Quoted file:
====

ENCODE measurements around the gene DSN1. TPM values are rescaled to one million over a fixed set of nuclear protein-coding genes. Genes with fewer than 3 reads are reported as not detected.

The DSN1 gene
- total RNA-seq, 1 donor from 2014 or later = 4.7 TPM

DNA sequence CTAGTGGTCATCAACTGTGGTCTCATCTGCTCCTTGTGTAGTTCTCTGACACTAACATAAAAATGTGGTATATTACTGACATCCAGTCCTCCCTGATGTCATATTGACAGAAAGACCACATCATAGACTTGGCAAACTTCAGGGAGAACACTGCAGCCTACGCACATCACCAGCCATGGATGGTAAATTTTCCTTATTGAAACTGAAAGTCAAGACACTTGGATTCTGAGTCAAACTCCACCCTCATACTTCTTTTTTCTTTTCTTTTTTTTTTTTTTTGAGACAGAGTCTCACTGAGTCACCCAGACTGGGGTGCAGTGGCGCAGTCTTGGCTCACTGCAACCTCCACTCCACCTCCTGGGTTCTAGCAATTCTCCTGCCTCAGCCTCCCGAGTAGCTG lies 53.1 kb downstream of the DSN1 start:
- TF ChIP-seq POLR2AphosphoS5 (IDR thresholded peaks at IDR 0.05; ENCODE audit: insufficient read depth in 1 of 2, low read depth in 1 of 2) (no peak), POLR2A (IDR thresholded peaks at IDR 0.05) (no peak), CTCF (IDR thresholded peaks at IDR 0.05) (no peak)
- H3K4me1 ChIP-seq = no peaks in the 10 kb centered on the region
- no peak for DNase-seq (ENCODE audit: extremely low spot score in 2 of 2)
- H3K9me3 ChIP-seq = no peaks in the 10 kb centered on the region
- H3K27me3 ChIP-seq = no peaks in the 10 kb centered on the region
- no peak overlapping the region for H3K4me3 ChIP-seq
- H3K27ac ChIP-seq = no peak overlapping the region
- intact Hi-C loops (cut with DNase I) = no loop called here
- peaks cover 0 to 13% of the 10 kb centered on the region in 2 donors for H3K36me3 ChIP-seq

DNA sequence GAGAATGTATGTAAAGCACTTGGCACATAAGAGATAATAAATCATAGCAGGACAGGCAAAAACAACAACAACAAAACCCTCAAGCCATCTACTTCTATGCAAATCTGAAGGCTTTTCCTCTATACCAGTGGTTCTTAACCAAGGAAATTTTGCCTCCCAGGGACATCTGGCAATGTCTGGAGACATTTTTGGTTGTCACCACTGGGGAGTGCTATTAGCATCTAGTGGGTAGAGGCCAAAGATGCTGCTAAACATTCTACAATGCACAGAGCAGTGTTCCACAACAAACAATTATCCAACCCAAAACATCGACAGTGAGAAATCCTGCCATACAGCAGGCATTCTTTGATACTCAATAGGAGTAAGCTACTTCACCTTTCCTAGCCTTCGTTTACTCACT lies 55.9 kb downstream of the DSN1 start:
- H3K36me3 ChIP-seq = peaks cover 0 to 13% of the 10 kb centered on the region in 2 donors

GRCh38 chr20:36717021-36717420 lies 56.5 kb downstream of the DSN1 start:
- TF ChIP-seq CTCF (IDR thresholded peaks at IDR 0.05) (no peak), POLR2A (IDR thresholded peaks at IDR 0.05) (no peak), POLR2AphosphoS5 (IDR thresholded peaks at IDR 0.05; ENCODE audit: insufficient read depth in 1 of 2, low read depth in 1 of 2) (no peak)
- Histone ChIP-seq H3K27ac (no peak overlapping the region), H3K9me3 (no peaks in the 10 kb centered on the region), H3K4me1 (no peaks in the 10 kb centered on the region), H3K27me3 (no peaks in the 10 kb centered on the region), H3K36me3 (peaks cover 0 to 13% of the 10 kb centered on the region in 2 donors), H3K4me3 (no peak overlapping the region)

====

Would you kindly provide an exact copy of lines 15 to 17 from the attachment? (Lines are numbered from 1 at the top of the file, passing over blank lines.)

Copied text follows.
- H3K36me3 ChIP-seq = peaks cover 0 to 13% of the 10 kb centered on the region in 2 donors

GRCh38 chr20:36717021-36717420 lies 56.5 kb downstream of the DSN1 start:
- TF ChIP-seq CTCF (IDR thresholded peaks at IDR 0.05) (no peak), POLR2A (IDR thresholded peaks at IDR 0.05) (no peak), POLR2AphosphoS5 (IDR thresholded peaks at IDR 0.05; ENCODE audit: insufficient read depth in 1 of 2, low read depth in 1 of 2) (no peak)